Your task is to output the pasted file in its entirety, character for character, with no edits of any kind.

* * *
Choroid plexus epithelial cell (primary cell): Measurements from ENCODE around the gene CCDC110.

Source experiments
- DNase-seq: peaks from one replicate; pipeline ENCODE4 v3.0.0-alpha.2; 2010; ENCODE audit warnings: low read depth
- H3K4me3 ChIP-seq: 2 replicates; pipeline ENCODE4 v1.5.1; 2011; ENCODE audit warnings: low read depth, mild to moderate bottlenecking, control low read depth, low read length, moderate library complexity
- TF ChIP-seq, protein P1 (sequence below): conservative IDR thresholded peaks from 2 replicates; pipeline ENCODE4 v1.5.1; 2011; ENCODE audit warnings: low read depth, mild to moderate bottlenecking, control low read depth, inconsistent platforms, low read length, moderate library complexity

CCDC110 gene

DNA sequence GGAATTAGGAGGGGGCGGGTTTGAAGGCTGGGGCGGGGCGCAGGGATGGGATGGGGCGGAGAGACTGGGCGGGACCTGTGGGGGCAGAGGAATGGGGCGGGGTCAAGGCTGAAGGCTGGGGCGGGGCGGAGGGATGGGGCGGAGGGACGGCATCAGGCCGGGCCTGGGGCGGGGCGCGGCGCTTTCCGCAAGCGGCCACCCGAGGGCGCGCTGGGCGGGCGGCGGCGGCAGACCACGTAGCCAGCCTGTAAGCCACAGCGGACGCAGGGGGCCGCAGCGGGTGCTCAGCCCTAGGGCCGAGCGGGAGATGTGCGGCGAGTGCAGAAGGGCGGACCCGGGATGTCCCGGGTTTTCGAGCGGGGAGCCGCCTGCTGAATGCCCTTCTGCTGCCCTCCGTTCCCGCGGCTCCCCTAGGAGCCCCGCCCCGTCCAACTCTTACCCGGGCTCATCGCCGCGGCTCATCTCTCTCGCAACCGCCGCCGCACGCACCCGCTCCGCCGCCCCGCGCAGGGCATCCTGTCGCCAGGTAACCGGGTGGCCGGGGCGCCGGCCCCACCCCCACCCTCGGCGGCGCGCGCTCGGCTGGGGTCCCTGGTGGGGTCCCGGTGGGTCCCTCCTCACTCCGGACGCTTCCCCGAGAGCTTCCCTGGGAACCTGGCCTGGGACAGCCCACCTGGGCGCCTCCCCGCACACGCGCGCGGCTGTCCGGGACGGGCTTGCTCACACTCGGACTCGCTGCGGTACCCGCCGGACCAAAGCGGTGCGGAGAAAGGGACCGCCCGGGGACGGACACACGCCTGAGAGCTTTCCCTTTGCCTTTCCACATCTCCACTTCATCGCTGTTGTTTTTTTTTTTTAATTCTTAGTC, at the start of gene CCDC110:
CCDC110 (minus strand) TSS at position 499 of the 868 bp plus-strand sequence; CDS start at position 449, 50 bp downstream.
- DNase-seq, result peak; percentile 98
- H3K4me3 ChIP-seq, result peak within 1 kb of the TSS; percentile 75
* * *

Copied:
Choroid plexus epithelial cell (primary cell): Measurements from ENCODE around the gene CCDC110.

Source experiments
- DNase-seq: peaks from one replicate; pipeline ENCODE4 v3.0.0-alpha.2; 2010; ENCODE audit warnings: low read depth
- H3K4me3 ChIP-seq: 2 replicates; pipeline ENCODE4 v1.5.1; 2011; ENCODE audit warnings: low read depth, mild to moderate bottlenecking, control low read depth, low read length, moderate library complexity
- TF ChIP-seq, protein P1 (sequence below): conservative IDR thresholded peaks from 2 replicates; pipeline ENCODE4 v1.5.1; 2011; ENCODE audit warnings: low read depth, mild to moderate bottlenecking, control low read depth, inconsistent platforms, low read length, moderate library complexity

CCDC110 gene

DNA sequence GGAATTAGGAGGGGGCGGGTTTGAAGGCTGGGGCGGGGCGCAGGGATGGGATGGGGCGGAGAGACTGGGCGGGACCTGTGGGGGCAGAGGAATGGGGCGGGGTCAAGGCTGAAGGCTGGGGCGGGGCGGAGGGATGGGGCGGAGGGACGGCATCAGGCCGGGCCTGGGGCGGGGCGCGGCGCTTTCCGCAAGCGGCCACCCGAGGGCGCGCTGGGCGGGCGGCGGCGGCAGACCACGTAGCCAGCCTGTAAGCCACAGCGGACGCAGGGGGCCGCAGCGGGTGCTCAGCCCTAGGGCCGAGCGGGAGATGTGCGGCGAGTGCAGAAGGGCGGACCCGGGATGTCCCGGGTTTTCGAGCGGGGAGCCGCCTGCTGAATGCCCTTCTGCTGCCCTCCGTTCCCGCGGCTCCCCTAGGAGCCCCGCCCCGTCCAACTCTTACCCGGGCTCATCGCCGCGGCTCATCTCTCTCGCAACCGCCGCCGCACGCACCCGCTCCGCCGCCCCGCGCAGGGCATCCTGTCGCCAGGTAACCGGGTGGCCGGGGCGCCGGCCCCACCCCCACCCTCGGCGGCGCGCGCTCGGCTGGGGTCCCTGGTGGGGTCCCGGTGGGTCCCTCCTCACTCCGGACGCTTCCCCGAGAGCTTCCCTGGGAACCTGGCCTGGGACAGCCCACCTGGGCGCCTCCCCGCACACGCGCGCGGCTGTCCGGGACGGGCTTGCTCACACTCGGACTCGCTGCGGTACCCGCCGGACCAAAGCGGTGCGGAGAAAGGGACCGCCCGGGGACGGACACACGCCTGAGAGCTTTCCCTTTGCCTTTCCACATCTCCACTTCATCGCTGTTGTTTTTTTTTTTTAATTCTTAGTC, at the start of gene CCDC110:
CCDC110 (minus strand) TSS at position 499 of the 868 bp plus-strand sequence; CDS start at position 449, 50 bp downstream.
- DNase-seq, result peak; percentile 98
- H3K4me3 ChIP-seq, result peak within 1 kb of the TSS; percentile 75